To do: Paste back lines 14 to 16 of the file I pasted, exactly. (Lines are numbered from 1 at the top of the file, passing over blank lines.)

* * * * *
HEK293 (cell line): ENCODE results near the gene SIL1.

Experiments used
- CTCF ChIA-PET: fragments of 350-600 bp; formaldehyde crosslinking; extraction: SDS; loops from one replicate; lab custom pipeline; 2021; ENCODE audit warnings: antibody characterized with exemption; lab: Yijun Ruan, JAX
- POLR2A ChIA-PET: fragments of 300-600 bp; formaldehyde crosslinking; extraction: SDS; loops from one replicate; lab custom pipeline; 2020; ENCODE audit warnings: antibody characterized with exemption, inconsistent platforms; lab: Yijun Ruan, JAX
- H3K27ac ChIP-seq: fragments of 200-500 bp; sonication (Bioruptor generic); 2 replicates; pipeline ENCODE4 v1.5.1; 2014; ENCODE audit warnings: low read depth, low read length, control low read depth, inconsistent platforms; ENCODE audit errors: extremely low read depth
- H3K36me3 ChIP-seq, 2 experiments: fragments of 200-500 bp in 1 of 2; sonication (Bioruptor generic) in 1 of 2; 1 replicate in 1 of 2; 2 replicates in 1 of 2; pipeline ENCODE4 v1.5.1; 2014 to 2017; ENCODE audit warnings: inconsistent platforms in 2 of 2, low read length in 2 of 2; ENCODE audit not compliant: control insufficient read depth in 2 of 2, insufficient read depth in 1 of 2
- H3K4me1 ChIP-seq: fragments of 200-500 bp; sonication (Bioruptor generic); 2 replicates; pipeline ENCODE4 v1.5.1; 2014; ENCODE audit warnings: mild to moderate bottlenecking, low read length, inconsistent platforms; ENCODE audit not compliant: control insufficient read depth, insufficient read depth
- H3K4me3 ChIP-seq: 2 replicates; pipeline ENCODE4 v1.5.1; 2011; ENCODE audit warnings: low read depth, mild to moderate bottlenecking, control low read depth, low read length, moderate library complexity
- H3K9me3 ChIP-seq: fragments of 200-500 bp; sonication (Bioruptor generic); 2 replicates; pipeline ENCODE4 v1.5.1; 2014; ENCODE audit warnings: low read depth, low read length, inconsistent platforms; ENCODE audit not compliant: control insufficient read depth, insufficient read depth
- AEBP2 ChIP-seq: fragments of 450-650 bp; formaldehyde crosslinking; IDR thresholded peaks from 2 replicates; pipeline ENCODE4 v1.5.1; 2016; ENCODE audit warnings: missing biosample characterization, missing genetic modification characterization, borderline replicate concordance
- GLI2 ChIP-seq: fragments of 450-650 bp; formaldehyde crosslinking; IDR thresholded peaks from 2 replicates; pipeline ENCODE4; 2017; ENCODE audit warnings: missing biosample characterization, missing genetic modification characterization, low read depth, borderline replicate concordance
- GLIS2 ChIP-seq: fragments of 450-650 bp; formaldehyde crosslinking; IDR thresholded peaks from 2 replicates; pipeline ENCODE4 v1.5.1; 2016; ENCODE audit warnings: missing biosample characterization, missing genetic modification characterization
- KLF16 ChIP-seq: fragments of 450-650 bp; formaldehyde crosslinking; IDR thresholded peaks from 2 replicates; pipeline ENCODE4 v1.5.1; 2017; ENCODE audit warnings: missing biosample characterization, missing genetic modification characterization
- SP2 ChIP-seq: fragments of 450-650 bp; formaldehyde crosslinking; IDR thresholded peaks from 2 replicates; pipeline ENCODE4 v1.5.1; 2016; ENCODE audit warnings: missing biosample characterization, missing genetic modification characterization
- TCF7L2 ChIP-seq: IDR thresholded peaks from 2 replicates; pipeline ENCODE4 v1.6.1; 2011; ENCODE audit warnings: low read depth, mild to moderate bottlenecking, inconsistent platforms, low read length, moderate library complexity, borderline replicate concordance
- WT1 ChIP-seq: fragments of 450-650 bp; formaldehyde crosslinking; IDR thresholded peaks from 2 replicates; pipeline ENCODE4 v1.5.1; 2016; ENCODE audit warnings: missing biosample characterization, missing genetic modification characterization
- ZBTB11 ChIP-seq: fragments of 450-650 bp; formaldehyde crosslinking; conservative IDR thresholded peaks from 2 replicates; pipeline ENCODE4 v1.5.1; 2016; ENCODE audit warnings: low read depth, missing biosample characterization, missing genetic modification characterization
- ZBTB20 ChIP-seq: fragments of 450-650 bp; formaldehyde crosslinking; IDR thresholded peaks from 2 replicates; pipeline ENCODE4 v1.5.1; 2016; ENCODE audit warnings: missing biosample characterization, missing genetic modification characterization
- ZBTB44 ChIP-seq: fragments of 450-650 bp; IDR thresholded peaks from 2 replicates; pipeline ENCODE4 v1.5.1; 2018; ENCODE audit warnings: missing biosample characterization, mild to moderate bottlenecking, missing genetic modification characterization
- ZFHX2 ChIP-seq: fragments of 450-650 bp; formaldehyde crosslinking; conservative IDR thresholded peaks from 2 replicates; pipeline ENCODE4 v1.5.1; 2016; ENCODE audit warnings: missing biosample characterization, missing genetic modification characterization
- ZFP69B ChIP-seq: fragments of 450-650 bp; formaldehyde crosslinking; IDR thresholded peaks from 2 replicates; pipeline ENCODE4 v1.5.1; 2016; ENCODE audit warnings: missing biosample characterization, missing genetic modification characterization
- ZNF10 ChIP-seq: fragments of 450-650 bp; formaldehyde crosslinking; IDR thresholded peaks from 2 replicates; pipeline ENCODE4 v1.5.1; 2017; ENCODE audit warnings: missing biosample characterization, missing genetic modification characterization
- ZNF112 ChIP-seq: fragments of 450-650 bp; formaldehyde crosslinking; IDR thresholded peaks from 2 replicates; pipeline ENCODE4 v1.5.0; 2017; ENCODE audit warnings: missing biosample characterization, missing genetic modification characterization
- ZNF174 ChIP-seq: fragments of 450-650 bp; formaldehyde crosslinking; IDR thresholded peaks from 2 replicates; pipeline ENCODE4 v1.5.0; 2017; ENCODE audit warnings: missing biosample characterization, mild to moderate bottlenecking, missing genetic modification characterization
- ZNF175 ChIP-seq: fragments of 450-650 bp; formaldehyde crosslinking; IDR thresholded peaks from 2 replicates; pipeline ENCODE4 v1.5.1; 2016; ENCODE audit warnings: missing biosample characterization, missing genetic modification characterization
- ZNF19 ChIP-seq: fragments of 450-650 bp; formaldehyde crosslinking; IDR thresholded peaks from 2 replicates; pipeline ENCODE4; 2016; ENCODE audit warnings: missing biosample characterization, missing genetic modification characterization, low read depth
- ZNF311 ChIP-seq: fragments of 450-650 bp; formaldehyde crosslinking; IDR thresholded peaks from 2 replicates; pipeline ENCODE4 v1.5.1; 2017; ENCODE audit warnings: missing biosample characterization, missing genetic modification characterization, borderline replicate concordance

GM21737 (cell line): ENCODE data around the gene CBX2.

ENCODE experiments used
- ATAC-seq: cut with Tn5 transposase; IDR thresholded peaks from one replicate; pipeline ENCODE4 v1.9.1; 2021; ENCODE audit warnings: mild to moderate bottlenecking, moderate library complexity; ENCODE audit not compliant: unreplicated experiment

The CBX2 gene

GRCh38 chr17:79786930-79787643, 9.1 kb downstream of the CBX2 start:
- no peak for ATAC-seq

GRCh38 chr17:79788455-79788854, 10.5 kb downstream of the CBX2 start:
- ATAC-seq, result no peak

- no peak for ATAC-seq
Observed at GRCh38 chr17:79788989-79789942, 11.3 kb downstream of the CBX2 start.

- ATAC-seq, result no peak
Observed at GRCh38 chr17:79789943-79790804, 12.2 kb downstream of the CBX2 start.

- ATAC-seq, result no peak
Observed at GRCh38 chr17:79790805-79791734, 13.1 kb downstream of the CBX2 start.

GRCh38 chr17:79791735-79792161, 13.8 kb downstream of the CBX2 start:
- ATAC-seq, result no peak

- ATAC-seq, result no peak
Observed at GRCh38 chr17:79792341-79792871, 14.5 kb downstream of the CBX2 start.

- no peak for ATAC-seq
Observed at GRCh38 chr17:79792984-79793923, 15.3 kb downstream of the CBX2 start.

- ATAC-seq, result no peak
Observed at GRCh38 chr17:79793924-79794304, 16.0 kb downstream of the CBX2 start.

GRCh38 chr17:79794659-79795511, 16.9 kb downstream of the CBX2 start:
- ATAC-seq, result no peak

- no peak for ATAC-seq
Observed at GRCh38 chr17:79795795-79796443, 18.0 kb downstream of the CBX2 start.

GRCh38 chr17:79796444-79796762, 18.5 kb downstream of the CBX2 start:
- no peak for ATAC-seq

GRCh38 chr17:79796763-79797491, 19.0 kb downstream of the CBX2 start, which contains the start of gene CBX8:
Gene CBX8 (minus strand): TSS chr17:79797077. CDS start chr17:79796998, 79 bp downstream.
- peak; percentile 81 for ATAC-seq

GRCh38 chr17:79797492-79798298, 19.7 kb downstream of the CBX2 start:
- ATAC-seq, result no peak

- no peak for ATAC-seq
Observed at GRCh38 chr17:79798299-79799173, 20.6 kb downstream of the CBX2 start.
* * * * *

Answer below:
- SP2 ChIP-seq: fragments of 450-650 bp; formaldehyde crosslinking; IDR thresholded peaks from 2 replicates; pipeline ENCODE4 v1.5.1; 2016; ENCODE audit warnings: missing biosample characterization, missing genetic modification characterization
- TCF7L2 ChIP-seq: IDR thresholded peaks from 2 replicates; pipeline ENCODE4 v1.6.1; 2011; ENCODE audit warnings: low read depth, mild to moderate bottlenecking, inconsistent platforms, low read length, moderate library complexity, borderline replicate concordance
- WT1 ChIP-seq: fragments of 450-650 bp; formaldehyde crosslinking; IDR thresholded peaks from 2 replicates; pipeline ENCODE4 v1.5.1; 2016; ENCODE audit warnings: missing biosample characterization, missing genetic modification characterization